May 10, 2009
5 min read

62-year-old man with a right breast mass

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A 62-year-old man with a breast mass underwent mammography. A right breast mass measuring 3.5 × 2.5 cm was noted behind the retracted right nipple. Multiple pleomorphic calcifications were also noted, and these findings were confirmed on sonography, which confirmed a 2.9 cm poorly marginated lobulated solid mass that was extremely suspicious for carcinoma. Biopsy was recommended, but the patient was lost to the follow-up.

The patient sustained minimal trauma to the right breast approximately six months later, noting right breast pain. There was right breast bleeding beginning about one month after trauma. The patient presented to the breast clinic about two months later.

On initial exam, he was complaining of moderate right breast pain, bleeding and right arm edema, which had been present for approximately three weeks. He denied fever, chills, night sweats, back pain, loss of weight, bone pain or any other metastatic symptoms. Two punch biopsies were performed that confirmed invasive ductal carcinoma. The tumor was moderately differentiated with invasion of dermal lymphatics, ER-positive 95%, PR-positive 5%, HER-2/neu 2+ by immunohistochemistry but FISH amplified at 2.3. The patient was immediately referred for palliative radiation for the bleeding right breast lesion.

FDG-PET/CT obtained shortly thereafter revealed a large ulcerated retroareolar mass in the right breast measuring approximately 34 × 36 × 33 mm associated with robust hypermetabolic activity (SUV 16.6). Hypermetabolic right breast skin thickening was consistent with the clinical history of inflammatory carcinoma. Hypermetabolic bilateral axillary lymphadenopathy was also present, larger on the left, 16 × 15 mm with an SUV of 9.3, suspicious for metastatic disease. There were also two lung nodules in the left lung measuring 2.5 mm and 4 mm that were too small to be characterized by functional imaging. Follow-up CT of the chest in three months was recommended. There was no anatomic or functional imaging evidence of metastatic disease to the neck, abdomen or pelvis and no evidence of osseous metastasis.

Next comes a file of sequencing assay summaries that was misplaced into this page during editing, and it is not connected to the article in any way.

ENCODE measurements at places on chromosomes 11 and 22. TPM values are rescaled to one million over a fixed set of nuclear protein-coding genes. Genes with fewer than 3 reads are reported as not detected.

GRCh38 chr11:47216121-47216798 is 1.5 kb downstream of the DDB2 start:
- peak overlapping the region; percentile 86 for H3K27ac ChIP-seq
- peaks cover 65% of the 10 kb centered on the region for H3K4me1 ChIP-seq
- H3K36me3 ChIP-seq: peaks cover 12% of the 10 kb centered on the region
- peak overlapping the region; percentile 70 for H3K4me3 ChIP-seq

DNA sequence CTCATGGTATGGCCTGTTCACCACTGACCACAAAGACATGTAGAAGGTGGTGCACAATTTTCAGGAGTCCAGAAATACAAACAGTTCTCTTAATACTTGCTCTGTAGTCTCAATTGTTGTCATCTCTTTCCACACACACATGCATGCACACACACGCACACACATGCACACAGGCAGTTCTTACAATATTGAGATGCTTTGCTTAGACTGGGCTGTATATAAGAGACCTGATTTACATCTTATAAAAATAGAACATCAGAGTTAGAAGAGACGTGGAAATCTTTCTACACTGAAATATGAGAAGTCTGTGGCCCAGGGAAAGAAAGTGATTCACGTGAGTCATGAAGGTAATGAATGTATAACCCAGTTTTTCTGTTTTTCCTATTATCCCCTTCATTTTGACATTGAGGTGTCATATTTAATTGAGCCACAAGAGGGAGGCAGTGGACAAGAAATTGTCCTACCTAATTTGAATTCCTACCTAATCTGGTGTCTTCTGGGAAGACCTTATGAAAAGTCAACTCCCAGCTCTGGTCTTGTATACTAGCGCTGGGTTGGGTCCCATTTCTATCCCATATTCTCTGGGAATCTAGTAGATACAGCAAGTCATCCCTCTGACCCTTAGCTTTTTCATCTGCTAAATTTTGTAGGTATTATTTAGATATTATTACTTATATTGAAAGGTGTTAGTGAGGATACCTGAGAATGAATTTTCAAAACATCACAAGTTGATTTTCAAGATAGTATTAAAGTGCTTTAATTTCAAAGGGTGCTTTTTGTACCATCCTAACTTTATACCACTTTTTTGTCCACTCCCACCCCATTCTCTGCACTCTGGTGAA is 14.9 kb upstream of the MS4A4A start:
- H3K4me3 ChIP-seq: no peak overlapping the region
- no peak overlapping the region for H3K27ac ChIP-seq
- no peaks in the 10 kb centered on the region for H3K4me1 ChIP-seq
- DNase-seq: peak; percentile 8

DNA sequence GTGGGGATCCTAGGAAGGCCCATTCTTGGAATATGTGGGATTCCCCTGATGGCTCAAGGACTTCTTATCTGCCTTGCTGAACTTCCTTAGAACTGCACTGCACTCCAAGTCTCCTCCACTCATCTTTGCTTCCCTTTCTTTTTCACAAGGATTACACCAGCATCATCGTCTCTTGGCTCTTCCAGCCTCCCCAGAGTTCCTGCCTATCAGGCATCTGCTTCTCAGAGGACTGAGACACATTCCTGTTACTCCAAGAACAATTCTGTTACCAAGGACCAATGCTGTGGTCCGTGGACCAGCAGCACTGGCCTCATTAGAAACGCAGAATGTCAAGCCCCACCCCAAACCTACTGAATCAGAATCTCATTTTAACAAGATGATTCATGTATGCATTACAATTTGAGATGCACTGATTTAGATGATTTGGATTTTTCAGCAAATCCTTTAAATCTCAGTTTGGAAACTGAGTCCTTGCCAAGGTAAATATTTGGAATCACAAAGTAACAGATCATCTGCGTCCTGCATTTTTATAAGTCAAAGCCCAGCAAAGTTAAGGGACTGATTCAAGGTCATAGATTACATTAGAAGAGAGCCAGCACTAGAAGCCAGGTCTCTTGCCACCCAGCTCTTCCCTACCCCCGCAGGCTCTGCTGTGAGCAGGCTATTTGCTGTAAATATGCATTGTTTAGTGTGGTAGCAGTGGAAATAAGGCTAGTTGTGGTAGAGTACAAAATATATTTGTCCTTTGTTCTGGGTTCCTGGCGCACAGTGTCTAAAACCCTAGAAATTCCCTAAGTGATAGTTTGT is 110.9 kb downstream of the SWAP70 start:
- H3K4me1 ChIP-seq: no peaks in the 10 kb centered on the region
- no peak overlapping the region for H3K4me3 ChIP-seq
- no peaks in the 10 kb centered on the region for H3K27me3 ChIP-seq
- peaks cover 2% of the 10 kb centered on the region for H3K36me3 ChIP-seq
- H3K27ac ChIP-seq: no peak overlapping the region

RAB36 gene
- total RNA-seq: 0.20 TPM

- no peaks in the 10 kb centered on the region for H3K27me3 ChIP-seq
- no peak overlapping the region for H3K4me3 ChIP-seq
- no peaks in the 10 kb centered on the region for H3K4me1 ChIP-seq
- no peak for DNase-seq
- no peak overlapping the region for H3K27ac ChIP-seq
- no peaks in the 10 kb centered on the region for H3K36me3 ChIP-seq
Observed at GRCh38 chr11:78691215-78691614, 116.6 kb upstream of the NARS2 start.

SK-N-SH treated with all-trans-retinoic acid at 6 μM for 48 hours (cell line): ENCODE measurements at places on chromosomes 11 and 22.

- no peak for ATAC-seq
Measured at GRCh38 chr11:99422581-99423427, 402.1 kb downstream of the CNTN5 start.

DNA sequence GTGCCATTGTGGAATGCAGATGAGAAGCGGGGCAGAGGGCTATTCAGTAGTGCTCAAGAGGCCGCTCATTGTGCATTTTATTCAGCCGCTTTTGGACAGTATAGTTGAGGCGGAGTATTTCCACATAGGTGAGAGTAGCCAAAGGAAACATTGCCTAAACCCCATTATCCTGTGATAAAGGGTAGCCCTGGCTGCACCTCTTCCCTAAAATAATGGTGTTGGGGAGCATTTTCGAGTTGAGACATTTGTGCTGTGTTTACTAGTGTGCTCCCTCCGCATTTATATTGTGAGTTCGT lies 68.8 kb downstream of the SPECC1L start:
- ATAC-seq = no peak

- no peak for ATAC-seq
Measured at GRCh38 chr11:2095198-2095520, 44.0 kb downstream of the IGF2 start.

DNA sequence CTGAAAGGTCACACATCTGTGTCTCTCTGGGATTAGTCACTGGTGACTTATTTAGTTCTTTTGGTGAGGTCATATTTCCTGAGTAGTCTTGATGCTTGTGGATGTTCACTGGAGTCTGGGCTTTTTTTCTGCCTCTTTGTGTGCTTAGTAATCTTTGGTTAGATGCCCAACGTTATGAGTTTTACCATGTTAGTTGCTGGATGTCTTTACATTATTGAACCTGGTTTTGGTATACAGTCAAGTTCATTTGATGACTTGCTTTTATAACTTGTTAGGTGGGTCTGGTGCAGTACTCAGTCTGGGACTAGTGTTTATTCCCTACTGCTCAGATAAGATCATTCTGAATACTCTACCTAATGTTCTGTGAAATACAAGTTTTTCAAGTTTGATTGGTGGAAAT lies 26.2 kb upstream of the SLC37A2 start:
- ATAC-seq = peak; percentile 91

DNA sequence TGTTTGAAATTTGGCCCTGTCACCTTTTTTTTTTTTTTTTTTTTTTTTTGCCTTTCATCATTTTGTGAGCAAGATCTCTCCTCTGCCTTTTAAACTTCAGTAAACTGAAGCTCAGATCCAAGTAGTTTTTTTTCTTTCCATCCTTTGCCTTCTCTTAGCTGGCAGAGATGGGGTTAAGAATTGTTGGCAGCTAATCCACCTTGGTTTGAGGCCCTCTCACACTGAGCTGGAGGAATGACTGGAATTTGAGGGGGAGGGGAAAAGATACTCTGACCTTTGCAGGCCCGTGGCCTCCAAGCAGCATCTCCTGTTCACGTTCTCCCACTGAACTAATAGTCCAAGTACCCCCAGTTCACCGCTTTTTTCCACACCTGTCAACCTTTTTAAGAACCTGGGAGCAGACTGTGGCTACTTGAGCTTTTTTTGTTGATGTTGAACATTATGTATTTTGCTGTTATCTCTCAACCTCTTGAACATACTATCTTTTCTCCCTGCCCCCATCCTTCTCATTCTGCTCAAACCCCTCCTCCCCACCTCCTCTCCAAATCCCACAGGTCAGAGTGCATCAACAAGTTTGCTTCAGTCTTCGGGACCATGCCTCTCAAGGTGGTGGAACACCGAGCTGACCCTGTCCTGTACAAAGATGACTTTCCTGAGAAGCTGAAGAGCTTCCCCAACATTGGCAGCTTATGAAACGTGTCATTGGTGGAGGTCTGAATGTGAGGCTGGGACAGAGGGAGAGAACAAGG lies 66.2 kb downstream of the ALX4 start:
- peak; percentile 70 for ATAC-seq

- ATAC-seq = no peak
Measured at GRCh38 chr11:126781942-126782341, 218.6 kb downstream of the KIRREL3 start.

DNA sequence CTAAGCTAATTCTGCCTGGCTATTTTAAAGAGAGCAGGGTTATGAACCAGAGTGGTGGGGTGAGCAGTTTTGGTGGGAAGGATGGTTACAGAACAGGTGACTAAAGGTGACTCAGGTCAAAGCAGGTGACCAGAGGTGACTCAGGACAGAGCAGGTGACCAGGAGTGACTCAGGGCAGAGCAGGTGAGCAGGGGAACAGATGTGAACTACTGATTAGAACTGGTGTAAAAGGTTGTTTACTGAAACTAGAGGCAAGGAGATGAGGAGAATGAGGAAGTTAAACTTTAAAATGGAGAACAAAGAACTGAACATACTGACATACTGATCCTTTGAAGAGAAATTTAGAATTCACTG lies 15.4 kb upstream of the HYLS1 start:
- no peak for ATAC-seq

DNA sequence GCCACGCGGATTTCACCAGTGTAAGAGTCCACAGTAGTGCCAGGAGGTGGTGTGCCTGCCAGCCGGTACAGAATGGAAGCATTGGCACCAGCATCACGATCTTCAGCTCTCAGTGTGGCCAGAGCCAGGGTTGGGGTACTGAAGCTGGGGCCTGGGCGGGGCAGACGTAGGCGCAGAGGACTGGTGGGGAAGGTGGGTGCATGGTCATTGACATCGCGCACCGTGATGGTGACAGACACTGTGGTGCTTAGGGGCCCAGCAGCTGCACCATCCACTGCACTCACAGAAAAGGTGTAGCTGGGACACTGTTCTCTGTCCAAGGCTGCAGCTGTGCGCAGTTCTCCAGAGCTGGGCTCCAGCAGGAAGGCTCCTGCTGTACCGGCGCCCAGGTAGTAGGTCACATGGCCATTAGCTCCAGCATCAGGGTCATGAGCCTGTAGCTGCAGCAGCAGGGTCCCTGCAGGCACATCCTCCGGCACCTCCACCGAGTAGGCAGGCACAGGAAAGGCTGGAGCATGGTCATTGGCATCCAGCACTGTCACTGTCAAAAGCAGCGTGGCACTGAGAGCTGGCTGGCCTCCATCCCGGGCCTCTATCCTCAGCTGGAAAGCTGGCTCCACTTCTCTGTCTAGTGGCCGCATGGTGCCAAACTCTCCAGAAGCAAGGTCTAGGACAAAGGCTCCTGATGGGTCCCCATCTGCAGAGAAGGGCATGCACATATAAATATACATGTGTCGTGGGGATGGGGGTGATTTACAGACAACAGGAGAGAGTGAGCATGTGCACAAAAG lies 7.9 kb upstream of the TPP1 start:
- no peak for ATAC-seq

This patient was placed on tamoxifen and will begin palliative radiation shortly.

Figure 1: Clockwise from upper left – Axial CT, axial PET, maximum intensity projection (MIP) PET, and axial PET/CT fusion images. There is asymmetric thickening of the skin overlying the right chest on CT images, which is associated with hypermetabolic activity on PET images. Additionally, there is a hypermetabolic right axillary lymph node.

Source: M. Ghesani

Figure 2: Clockwise from upper left – Axial CT, axial PET, maximum intensity projection (MIP) PET, and axial PET/CT fusion images. There is again asymmetric thickening of the skin overlying the right chest on CT images, which is associated with hypermetabolic activity on PET images. Additionally, the hypermetabolic right breast mass is visualized.